Book Review: 2312

Kim Stanley Robinson’s 2312 couldn’t have come out at a better time — in the wake of the Curiosity landing, the Voyager spacecraft leaving our solar system, and the true colour images of Saturn and all of the other space discoveries that have happened this year, it’s the perfect book to read in a time where it looks like our dreams of one day colonizing our solar system just might not be completely out of reach after all. As the name suggests, 2312 takes places in the year 2312, where humans have succcessfully colonized Mars, Mercury, are in the process of terraforming Venus, and have colonized many of the outer planet’s moons, very similar to Cowboy Bebop. Earth is still habitable, but is overcrowded, and most of the ice caps have melted, or are in the process of melting, which has changed much of the landscape from what we know today. For all our technology (humans are also able to enhance themselves, allowing them to live 200 years or more, and asteroids are hollowed out and terrformed for food, and as sanctuary for the  many plants and animals that no longer have a home on Earth), none of it is any good for fixing Earth, and our home planet is almost entirely dependant on resources from space. This means that the “spacers”, as those who choose to live off-planet, are much wealthier than those on Earth, and also have access to far more opportunity and comfort, and tensions between Earth and the many governments of the planets and moons are high.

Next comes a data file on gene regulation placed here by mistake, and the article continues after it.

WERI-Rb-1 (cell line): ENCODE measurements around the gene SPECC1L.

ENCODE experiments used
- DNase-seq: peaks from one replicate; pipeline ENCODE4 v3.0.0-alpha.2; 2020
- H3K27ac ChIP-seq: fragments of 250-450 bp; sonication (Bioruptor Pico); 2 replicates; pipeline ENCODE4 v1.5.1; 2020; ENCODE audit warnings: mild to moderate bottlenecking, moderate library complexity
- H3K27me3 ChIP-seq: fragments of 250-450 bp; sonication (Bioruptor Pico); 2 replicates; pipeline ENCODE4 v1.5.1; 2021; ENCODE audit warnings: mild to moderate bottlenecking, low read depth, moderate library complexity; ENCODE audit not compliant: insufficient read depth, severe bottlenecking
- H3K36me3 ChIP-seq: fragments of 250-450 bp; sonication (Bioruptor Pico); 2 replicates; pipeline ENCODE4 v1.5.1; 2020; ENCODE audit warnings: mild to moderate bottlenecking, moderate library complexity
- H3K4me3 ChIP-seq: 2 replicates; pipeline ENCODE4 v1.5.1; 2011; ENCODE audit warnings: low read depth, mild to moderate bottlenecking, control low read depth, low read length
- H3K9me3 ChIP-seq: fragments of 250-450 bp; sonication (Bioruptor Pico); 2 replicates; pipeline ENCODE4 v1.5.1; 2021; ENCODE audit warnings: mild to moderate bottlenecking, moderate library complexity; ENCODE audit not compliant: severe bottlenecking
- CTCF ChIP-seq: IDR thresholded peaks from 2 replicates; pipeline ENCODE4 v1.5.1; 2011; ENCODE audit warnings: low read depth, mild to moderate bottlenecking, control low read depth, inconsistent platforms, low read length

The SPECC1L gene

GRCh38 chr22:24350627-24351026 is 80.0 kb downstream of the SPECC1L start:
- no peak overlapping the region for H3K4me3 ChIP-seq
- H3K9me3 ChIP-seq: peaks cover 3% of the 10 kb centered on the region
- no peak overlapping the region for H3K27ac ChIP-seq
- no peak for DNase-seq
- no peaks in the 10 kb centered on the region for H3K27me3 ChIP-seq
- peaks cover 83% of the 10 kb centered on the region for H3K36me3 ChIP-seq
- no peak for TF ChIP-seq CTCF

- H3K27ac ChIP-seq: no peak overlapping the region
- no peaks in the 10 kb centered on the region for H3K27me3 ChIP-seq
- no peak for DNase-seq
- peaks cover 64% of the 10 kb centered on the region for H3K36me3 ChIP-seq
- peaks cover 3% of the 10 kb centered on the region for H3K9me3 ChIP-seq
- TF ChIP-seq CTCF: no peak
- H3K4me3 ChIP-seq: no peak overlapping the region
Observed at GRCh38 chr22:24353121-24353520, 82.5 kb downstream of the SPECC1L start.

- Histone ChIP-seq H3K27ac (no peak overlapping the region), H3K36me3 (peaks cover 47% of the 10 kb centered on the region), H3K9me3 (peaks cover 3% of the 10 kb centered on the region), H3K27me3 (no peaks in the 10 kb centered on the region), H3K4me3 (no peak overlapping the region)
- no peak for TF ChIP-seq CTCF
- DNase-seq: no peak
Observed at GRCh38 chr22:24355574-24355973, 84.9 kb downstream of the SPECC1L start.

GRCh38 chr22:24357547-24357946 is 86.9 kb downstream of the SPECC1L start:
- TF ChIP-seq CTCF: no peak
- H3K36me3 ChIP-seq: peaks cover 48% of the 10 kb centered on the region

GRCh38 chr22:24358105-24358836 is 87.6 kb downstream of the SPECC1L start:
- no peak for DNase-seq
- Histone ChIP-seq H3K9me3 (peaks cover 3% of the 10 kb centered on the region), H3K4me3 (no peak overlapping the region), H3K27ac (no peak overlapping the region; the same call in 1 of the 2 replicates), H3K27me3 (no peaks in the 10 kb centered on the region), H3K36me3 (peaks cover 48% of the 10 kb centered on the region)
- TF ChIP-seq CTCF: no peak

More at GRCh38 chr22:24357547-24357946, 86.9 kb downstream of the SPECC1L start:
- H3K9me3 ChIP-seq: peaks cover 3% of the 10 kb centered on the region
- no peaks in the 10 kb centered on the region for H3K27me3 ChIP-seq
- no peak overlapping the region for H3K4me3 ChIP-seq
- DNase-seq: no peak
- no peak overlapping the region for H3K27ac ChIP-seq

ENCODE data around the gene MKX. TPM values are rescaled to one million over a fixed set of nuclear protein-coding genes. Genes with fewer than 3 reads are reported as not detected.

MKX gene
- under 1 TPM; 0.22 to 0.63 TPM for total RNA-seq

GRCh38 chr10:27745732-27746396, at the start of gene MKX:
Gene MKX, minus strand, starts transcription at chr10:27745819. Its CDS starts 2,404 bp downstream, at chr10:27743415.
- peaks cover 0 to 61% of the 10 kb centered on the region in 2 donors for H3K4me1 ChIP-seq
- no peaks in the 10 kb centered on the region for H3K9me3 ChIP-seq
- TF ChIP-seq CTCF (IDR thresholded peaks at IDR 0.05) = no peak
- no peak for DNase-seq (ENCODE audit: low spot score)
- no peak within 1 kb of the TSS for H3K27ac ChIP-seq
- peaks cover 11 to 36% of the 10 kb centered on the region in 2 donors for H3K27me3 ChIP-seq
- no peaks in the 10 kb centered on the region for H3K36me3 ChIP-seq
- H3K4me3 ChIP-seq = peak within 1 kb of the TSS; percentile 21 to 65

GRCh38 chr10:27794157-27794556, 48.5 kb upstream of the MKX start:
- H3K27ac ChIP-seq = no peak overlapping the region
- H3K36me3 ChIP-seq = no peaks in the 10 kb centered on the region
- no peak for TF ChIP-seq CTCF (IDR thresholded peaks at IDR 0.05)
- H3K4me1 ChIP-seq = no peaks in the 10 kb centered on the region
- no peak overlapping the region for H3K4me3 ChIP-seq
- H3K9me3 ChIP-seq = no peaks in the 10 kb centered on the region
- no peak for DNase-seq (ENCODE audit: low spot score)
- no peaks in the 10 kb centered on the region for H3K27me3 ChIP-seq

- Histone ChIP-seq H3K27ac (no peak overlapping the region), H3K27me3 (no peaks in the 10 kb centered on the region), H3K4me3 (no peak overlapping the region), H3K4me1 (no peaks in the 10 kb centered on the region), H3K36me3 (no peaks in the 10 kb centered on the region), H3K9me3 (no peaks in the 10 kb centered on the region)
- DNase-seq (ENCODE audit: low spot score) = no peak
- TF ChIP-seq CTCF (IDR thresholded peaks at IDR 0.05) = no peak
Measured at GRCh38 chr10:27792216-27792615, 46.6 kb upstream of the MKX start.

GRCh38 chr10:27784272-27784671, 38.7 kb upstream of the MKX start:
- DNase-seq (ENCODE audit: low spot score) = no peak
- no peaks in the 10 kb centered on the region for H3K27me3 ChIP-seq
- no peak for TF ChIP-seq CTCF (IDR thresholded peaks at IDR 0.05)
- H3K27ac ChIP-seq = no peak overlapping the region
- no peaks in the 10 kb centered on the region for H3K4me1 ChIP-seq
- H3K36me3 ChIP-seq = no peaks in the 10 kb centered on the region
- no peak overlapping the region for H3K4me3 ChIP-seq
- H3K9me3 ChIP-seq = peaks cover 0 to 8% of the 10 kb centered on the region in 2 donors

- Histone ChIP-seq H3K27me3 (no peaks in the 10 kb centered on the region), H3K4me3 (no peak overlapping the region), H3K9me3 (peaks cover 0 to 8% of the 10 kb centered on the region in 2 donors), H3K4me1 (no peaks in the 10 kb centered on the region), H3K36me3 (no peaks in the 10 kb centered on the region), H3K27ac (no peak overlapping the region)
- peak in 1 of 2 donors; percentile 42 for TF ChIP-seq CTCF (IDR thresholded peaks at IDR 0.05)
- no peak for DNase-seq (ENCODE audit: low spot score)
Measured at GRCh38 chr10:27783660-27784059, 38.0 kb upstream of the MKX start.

The book’s main character, Swan Er Hong, was once a world designer, and she designed many of the asteroid worlds that dot the solar system. But for now she lives on Terminator, the main settlement on Mercury, which runs on a set of tracks to perpetually keep it away from the scorching rays of the sun. She has been there since the beginning of that city’s founding, and her grandmother was even the defacto mayor of the planet. But she has recently died, under rather mysterious circumstances, and Swan is pulled into her web of intrigue, and finds herself finishing her grandmother’s work.

Robinson is a master of speculative fiction (if you haven’t read The Years of Rice and Salt, get your butt out there and do it, because it is one of the best pieces of speculative fiction out there), and he does not disappoint here. This is a future that is impeccably thought out and realized. It is something that could be possible 300 years down the line, and he does an amazing job of explaining most aspects of his future vision, with the exception of the talls and smalls, which I didn’t entirely understand (why are some people huge and some not? And how small were the smalls? I was never sure). The world building and characters are definitely stronger than the plot, which is fairly predictable and expected. It’s definitely the characters that bring you back for more. I don’t want to go into this too much because it will spoil probably the best part of the book, but everyone, from Swan’s computer that lives in her head, Pauline, to the human beings, have their own distinct personalities and quirks and foibles.

One of the best things about this book though, is that ultimately it is a hopeful one. This is not a dystopian novel, and that in itself makes it incredibly refreshing within the genre. You finish it and you feel hopeful for the future. I cried for most of the end, but it was a happy cry. This almost never happens. It’s a very special book.

Writer, editor, and founding member of Paper Droids. RPG-lover, baby game maker, owned by corgi. Spends way too much time on Twitter @mk_patter. To reach by email: